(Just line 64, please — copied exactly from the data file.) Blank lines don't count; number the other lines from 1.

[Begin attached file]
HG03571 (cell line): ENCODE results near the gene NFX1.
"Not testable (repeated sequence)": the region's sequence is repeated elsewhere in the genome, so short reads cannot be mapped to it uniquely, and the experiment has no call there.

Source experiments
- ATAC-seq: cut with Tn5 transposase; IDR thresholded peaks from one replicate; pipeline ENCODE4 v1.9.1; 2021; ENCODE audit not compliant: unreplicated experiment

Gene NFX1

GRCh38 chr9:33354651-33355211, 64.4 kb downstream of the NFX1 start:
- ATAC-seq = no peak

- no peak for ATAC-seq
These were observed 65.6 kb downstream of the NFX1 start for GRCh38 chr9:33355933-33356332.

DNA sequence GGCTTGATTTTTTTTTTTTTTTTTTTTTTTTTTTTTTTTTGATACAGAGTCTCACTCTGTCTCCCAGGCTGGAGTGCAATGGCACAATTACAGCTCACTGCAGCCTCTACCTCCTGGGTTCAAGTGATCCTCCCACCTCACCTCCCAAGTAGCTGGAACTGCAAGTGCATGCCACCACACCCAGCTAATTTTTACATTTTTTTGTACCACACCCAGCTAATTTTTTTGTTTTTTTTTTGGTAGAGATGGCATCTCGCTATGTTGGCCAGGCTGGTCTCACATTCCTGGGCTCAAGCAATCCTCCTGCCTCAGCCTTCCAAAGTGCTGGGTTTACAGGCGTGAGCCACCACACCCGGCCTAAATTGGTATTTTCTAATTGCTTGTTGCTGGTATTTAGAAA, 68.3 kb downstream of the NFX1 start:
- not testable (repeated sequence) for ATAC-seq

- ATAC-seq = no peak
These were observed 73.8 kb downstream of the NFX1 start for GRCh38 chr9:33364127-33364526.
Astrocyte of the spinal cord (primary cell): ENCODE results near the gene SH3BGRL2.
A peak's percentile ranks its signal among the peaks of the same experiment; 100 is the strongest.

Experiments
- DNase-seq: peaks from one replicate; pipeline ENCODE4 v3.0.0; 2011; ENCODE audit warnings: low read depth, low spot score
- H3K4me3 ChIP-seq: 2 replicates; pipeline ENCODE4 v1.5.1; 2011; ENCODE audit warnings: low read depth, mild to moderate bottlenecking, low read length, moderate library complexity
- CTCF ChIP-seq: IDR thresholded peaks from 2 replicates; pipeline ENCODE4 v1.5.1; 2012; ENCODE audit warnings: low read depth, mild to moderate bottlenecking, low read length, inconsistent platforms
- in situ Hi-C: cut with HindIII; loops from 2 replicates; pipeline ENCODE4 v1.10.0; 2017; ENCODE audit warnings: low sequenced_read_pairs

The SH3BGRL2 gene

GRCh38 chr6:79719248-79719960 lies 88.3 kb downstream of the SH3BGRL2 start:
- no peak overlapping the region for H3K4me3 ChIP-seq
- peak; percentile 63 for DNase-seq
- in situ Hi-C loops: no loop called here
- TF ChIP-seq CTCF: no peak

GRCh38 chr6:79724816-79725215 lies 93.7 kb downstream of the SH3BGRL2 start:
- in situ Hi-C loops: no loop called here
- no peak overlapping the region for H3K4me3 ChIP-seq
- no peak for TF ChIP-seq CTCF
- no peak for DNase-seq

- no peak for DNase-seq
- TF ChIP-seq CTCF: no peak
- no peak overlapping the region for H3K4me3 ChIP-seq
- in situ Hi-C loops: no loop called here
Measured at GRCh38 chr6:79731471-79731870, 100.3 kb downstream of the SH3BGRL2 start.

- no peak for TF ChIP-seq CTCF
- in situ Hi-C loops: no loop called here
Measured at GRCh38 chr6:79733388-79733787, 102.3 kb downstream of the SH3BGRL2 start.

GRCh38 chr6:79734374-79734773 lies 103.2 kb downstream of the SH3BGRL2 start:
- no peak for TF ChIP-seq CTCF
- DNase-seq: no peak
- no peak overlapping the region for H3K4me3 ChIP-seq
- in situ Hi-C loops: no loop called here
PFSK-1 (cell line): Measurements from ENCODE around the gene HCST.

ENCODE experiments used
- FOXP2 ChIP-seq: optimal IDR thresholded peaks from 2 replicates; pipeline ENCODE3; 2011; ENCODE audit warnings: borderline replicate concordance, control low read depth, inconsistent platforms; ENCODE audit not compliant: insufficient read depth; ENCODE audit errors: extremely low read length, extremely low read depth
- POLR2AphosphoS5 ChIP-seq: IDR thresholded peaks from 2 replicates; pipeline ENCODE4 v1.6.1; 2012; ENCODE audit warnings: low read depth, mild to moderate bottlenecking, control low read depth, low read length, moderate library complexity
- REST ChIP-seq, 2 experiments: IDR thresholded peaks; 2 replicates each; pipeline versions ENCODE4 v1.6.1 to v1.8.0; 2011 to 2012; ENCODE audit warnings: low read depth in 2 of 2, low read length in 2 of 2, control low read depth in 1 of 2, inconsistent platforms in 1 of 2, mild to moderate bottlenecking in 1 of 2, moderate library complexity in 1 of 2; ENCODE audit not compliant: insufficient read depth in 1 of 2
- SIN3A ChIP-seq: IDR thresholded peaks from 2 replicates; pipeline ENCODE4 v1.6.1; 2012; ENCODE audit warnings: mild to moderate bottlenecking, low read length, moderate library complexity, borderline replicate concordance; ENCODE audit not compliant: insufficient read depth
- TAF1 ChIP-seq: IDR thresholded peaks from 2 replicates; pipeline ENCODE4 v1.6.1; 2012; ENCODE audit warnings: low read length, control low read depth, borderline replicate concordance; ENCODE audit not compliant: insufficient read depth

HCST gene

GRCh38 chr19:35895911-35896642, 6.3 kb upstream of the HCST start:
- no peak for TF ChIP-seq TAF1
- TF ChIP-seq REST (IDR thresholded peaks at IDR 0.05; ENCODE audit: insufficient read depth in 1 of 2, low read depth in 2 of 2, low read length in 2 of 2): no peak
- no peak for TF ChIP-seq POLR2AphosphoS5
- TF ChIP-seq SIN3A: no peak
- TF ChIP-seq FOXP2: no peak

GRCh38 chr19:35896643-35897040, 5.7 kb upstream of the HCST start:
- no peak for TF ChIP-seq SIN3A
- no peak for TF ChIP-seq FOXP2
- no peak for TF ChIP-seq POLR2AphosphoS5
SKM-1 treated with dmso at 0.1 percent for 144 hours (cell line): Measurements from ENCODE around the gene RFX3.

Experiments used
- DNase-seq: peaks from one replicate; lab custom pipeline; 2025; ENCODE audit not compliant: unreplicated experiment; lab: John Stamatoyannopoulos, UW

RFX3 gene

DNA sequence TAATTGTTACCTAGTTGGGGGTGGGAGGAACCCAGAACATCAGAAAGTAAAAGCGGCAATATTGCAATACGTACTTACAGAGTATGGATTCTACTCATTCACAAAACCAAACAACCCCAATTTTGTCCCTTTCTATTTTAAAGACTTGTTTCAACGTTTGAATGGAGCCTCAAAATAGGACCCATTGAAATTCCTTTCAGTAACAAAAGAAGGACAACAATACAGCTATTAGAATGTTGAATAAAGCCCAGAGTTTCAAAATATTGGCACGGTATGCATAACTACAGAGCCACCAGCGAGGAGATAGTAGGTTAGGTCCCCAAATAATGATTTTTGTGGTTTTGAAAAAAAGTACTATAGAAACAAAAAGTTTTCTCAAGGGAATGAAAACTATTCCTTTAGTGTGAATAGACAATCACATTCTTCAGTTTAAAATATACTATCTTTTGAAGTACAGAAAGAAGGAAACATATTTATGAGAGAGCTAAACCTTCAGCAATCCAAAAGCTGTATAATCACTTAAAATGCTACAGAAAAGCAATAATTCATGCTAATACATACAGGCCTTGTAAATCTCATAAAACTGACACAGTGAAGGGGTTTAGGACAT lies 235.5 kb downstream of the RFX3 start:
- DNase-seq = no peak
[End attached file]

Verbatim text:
Experiments used